Having showed that the permanent members cloak their interest in the name of the ‘international community’, and that powerful states override claims of sovereignty by enhancing their interest, we now turn our attention to the supporters of humanitarian intervention, and what kind of arguments they raise concerning the justification of armed intervention into sovereign states. Afterwards, I will suggest the consequences of infringing upon state sovereignty, and that advocates of the human rights discourse fail to acknowledge the ways in which violations of state sovereignty can lead to violations of human rights.
Supporters of Humanitarian Intervention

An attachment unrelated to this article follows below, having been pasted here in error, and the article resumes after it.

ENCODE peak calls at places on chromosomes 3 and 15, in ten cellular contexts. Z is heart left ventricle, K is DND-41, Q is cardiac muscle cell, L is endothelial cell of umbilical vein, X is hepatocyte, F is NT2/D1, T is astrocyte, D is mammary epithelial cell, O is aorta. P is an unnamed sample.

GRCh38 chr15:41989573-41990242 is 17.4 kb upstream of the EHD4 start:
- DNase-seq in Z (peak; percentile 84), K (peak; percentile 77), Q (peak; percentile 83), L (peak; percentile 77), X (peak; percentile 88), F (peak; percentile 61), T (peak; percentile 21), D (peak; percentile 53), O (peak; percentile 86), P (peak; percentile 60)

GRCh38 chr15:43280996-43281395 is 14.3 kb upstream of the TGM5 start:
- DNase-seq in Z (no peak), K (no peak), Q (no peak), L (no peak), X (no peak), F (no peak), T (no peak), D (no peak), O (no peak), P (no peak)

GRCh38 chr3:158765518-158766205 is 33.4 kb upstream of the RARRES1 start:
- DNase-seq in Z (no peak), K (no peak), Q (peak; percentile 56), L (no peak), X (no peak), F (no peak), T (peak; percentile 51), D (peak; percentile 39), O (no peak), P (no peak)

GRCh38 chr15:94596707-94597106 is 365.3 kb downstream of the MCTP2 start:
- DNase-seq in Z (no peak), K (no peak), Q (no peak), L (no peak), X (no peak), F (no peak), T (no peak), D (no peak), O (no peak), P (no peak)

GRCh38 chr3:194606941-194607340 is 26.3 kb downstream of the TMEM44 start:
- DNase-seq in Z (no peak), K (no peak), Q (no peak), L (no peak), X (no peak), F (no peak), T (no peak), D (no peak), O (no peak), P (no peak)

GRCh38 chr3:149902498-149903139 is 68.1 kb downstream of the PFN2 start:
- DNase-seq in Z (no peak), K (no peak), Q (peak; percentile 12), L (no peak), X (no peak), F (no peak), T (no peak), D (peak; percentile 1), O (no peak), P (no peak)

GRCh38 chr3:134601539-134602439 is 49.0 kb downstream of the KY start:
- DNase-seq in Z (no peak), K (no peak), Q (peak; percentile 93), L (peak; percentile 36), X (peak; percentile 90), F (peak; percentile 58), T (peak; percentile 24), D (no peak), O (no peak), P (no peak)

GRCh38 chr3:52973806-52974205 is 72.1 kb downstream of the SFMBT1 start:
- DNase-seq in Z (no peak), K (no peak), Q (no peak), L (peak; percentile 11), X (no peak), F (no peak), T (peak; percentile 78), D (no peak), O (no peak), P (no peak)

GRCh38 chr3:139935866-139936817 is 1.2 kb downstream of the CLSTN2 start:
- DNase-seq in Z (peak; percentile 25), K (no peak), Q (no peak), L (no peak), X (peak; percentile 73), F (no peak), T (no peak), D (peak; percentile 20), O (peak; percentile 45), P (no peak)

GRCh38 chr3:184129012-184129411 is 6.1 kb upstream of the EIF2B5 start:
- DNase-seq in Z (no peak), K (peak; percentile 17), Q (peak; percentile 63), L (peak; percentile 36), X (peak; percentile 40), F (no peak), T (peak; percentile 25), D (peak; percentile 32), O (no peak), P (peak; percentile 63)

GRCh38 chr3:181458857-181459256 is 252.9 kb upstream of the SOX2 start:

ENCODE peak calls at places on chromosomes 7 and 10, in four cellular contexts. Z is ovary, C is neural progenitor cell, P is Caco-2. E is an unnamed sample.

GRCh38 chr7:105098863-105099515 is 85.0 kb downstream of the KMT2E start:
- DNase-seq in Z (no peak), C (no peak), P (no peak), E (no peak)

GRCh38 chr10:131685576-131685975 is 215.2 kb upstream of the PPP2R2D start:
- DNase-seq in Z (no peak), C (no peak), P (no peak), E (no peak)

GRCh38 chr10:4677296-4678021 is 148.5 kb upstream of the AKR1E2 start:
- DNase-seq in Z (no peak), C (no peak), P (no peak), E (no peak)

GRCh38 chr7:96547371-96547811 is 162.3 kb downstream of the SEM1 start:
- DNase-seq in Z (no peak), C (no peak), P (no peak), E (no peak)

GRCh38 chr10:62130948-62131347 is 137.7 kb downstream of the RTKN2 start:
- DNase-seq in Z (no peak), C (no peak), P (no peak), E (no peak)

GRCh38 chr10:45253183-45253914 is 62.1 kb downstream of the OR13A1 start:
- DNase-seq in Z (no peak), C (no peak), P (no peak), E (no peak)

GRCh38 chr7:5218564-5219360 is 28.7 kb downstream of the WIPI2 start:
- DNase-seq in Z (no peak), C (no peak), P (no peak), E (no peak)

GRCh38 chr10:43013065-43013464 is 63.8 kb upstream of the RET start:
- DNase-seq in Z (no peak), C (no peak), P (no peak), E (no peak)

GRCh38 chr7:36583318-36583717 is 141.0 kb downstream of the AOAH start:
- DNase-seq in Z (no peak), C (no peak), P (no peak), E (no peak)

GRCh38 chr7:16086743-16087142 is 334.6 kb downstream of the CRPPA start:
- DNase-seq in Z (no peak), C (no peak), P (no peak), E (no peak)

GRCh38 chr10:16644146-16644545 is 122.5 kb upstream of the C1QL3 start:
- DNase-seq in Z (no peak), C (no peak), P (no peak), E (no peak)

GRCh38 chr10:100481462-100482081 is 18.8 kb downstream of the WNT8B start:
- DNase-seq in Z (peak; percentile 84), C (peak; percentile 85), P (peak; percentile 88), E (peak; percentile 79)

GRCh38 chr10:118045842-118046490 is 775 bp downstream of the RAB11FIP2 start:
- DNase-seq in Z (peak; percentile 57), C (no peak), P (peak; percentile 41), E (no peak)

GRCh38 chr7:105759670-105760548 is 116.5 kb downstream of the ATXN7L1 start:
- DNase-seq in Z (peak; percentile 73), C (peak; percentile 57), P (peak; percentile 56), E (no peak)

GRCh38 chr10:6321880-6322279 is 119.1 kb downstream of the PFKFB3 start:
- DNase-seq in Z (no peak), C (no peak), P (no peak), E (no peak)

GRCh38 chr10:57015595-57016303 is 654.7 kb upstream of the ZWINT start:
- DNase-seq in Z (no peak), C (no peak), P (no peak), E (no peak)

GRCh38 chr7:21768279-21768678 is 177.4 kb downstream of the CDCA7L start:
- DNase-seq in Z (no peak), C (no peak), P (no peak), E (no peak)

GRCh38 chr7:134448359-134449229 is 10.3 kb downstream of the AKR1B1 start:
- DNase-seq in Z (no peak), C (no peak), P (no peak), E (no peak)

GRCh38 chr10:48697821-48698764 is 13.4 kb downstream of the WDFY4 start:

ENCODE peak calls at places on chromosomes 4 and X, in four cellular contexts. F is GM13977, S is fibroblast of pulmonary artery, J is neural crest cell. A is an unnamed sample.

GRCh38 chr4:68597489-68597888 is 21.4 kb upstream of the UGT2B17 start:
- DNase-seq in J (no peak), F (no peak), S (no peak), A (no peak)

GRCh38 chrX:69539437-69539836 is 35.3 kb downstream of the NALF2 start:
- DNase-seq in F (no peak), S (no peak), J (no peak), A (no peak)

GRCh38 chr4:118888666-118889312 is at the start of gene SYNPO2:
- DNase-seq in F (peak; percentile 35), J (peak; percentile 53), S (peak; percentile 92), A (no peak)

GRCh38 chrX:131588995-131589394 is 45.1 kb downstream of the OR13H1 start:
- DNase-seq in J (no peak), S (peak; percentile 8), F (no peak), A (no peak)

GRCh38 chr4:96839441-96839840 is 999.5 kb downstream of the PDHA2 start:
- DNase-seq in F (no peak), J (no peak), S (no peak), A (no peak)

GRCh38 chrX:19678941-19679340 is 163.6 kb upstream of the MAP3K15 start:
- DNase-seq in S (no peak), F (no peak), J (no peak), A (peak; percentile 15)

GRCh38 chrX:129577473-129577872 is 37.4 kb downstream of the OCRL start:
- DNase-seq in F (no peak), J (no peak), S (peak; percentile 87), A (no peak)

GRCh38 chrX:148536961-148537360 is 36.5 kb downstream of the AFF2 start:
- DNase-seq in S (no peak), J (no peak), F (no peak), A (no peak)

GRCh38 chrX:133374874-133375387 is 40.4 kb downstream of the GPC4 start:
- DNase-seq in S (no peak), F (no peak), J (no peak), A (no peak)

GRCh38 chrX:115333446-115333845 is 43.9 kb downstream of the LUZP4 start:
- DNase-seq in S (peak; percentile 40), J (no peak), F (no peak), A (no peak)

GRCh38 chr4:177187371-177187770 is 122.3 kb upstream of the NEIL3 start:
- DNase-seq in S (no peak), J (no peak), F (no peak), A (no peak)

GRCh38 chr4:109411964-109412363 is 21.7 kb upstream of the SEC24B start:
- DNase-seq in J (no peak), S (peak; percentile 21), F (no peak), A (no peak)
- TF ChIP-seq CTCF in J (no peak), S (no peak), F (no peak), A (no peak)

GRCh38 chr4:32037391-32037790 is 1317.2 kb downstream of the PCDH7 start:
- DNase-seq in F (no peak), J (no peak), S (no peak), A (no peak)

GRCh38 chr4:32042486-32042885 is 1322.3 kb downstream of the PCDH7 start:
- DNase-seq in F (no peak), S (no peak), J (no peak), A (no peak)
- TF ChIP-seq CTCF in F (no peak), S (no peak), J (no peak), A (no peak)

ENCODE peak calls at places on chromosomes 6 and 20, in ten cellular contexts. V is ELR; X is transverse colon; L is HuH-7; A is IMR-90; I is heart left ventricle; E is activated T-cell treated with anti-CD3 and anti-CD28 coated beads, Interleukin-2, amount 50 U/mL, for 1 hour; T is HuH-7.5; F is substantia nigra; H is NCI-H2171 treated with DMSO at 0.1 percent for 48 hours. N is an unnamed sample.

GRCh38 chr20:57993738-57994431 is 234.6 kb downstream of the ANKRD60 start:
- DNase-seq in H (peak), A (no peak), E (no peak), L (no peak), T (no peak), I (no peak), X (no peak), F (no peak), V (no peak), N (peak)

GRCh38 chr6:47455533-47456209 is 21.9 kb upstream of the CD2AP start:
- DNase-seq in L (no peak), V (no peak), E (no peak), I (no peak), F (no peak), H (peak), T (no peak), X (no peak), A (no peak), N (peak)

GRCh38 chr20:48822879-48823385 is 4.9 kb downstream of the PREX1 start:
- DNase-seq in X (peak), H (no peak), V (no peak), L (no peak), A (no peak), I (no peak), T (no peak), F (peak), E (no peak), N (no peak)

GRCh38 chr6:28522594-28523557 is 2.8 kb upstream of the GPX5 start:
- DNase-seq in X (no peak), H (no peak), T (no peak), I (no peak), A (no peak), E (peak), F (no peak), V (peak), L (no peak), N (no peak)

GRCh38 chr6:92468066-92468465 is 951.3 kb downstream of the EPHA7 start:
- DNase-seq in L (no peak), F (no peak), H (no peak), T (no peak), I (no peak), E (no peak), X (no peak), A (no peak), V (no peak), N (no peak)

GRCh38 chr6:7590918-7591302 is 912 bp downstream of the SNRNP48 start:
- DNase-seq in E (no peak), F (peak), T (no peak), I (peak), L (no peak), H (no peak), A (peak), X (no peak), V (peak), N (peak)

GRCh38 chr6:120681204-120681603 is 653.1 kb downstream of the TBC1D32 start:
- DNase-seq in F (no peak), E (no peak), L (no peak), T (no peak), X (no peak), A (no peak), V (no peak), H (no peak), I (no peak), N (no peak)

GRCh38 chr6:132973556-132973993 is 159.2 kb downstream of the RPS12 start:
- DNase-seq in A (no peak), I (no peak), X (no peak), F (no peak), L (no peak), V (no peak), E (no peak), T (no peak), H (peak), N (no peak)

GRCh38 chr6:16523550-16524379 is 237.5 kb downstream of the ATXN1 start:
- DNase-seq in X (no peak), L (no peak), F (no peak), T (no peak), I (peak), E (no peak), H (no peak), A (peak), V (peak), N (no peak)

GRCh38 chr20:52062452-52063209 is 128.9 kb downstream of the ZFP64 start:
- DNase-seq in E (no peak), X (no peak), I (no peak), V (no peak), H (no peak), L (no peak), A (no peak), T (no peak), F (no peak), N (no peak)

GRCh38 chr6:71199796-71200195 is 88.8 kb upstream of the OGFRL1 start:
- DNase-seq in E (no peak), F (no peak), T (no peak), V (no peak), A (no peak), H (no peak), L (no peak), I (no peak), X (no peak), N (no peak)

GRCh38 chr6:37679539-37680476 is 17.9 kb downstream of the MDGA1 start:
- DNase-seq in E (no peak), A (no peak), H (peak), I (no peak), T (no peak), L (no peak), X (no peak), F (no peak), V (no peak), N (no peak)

Advocates of the human rights discourse, and those who support humanitarian interventions acknowledge the fact that states are not primarily driven by humanitarian motivations, and as a result, have made a variety of arguments that human rights violations should nevertheless justify armed interventions into sovereign states. First they reject the argument that simply because powerful states use humanitarian intervention as a tool to further their interest that the whole doctrine should be eliminated. In their view, humanitarian interventions can have real benefits, and rejecting the doctrine completely renders many people vulnerable from human rights abuses that they frequently suffer in their own government.